The Day Before Tummy Tuck Surgery
1. To reduce constipation after surgery, eat a liquid diet, and have a bowel movement, even if a laxative or Fleets enema is required.
2. To reduce the risk of infection, thoroughly cleanse with antiseptic soap at least the night before and the morning of surgery. Areas of most concern include the armpits, genitalia, and anal areas. Do not shave the pubic area.
3. Take a Xanax or sleeping medication to help you sleep, if needed.
Have nothing to eat or drink after midnight. Do not chew gum.
Evening After Tummy Tuck Surgery
1. Most Patients will stay overnight in our fully accredited facility with attentive and prompt care provided.
2. Sequential Compression Devices (SCD’s) will be kept on the legs overnight to reduce the risk of blood clots and to eliminate the need to get out of bed for a walk that evening.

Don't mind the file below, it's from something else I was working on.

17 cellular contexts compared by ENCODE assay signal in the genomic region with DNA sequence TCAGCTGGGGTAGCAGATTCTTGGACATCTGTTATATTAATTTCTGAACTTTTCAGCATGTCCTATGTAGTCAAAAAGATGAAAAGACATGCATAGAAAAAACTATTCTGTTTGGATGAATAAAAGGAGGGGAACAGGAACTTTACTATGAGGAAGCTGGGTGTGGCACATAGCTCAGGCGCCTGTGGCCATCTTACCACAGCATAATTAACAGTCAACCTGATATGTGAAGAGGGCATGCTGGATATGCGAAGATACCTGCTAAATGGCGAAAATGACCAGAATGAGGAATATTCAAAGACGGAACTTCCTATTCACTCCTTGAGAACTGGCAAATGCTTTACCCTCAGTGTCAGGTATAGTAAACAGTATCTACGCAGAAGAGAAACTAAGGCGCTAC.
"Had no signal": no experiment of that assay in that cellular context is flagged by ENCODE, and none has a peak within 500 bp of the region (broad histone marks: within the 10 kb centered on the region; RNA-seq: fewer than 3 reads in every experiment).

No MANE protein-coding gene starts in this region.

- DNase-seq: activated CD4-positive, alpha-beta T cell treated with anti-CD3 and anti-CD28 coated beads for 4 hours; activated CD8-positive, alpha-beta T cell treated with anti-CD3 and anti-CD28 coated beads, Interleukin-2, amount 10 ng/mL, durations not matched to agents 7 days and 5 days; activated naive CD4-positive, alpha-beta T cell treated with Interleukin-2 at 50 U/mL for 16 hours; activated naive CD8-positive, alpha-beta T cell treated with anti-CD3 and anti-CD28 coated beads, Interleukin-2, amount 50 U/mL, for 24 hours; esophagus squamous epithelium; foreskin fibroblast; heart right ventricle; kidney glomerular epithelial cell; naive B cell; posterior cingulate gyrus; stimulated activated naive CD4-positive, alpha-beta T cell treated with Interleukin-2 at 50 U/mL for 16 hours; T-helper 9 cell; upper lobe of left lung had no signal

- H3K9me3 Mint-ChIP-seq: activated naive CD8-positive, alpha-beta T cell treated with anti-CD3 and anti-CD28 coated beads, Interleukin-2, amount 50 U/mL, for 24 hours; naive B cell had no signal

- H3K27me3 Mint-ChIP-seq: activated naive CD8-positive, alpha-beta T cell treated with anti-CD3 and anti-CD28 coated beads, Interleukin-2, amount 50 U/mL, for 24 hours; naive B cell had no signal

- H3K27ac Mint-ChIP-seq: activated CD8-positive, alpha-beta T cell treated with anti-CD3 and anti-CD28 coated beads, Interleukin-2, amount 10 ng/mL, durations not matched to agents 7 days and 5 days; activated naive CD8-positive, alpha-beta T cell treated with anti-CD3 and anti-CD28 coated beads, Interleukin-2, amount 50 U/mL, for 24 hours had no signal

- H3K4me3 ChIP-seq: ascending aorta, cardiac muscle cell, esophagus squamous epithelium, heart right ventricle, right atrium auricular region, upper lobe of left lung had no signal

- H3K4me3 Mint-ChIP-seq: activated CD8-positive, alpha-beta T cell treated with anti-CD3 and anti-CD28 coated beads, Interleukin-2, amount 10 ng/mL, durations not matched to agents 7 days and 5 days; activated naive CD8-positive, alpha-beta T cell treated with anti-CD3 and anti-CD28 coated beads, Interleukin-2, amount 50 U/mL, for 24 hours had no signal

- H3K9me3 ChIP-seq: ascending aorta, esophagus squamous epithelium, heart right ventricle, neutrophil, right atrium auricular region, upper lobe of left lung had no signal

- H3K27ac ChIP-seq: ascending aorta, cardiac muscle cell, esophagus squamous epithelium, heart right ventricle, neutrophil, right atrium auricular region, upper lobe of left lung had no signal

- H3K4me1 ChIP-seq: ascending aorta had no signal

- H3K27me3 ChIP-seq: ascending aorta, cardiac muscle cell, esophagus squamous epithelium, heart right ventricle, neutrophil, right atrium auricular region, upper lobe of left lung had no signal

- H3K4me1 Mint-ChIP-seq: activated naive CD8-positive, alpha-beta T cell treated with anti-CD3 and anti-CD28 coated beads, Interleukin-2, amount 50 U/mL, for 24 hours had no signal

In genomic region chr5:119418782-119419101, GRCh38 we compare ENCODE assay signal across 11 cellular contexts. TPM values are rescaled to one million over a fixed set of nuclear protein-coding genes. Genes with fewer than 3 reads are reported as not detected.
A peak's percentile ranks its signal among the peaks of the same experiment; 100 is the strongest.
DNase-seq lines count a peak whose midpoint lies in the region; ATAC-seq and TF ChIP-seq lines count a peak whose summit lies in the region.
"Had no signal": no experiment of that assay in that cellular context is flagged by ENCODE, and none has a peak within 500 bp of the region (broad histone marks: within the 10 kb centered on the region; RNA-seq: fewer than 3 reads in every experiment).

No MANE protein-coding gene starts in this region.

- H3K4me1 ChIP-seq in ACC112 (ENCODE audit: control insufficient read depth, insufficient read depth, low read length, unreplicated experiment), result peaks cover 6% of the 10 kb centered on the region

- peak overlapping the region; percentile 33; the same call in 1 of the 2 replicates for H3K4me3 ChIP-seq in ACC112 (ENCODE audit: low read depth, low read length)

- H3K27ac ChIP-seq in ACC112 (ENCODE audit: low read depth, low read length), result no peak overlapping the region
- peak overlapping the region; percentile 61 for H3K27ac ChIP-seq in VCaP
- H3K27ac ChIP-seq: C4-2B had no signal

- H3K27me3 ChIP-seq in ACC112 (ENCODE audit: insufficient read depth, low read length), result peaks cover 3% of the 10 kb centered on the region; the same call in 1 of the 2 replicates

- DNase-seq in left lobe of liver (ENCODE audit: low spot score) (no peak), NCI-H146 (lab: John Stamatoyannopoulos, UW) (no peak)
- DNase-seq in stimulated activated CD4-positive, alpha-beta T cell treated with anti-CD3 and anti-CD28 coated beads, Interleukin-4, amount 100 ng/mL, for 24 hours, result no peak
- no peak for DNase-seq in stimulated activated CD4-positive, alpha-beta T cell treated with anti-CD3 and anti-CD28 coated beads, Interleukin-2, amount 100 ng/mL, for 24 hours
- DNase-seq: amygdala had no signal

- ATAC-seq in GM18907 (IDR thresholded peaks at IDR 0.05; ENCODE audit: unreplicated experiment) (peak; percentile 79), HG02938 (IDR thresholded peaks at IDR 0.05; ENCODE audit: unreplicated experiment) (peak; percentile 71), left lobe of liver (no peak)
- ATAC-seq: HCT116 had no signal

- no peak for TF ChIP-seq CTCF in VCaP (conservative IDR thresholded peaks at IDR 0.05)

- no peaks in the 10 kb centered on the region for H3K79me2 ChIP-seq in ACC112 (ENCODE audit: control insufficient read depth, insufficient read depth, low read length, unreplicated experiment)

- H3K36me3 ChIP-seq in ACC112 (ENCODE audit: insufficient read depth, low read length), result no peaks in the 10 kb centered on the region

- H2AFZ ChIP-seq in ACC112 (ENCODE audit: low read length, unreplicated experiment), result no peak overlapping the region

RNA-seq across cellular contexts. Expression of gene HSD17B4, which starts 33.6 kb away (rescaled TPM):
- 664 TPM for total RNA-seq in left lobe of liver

3. Many patients (if deemed clinically appropriate) will receive an injection of a blood thinner (Lovenox, Arixtra) for three days after surgery to the reduce risk of blood clots.
4. Dressing and garment change will occur between 5 am-6 am the morning after surgery, and discharge from the surgical center will occur at about 7 a.m.
Days 1-3 After
1. During surgery, a long-acting non-narcotic local anesthetic injection (Exparel) is given, or a pain catheter may be placed into the area where it is most needed for pain control. This will reduce discomfort, though it will not eliminate it completely. Pain medication will be required, and is better to take it and get up and around than to lay all day avoiding movement for fear of pain.